Welcome to the

Defending the Right to Read Wikispace!

Street Literature otherwise known as Urban Fiction is a literary genre that provide readers with reality based stories about the streets that are authentic, unapologetic and truthful. While these re popular with adult readers, the genre has now attracted a new audience of teen and tween readers. Should librarians purchase these books and promote them? Are these books really literature? Should teens and tweens have free access to them?

The Defending the Right to Read panel discussion was held on August 6, 2010 at the 2010 Black Caucus of the American Library Association Conference in Birmingham, Alabama. During this discussion, the panelists explored the impact and appeal of Street Literature on teens/tweens, why librarians should include these books in their collections and how school and public librarians have promoted the books in their library programs. This wikispace was created as a means to communicate, collaborate, and share ideas and information with librarians, teachers and supporters of the genre.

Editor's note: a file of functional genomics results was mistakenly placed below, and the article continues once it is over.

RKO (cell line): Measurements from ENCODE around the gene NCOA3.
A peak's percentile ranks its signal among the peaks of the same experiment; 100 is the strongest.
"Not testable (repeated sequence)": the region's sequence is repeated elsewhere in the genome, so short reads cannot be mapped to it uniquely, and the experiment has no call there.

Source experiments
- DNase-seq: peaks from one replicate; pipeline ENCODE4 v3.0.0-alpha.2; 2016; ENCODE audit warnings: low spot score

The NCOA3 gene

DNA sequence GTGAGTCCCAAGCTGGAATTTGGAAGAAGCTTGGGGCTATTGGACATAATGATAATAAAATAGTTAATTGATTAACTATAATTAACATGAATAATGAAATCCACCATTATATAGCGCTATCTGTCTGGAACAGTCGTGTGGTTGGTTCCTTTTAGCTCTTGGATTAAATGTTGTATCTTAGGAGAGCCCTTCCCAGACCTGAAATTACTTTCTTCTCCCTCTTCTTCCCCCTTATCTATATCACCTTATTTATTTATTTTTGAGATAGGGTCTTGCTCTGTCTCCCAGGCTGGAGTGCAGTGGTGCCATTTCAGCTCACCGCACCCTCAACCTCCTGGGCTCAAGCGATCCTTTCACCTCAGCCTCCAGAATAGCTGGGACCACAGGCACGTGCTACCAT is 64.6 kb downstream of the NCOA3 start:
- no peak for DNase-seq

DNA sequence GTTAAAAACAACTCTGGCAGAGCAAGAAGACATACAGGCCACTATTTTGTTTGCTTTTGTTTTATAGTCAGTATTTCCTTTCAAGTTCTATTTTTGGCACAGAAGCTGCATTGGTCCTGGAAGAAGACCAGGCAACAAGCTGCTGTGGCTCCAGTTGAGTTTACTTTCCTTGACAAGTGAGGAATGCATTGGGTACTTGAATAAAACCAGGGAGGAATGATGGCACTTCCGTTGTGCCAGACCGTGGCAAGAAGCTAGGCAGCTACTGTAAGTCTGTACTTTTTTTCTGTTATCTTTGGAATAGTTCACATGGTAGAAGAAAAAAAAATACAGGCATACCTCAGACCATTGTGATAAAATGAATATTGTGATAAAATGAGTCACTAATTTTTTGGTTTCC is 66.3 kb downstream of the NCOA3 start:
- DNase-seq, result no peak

The Defending the Right to Read panel was organized and moderated by Keshia Garnett, Manager of the Indian Trails Library Division - Wheeling, Illinois Participants of this panel discussion also included:

Tamela Chambers
Library Media Specialist
Bradwell School of Excellence
Chicago, IL

K.C. Boyd
Library Media Specialist
Wendell Phillips High School
Chicago, Illinois

Keshia Garnett
Public Services Division Manager
Indian Trails Public Library District
Wheeling, IL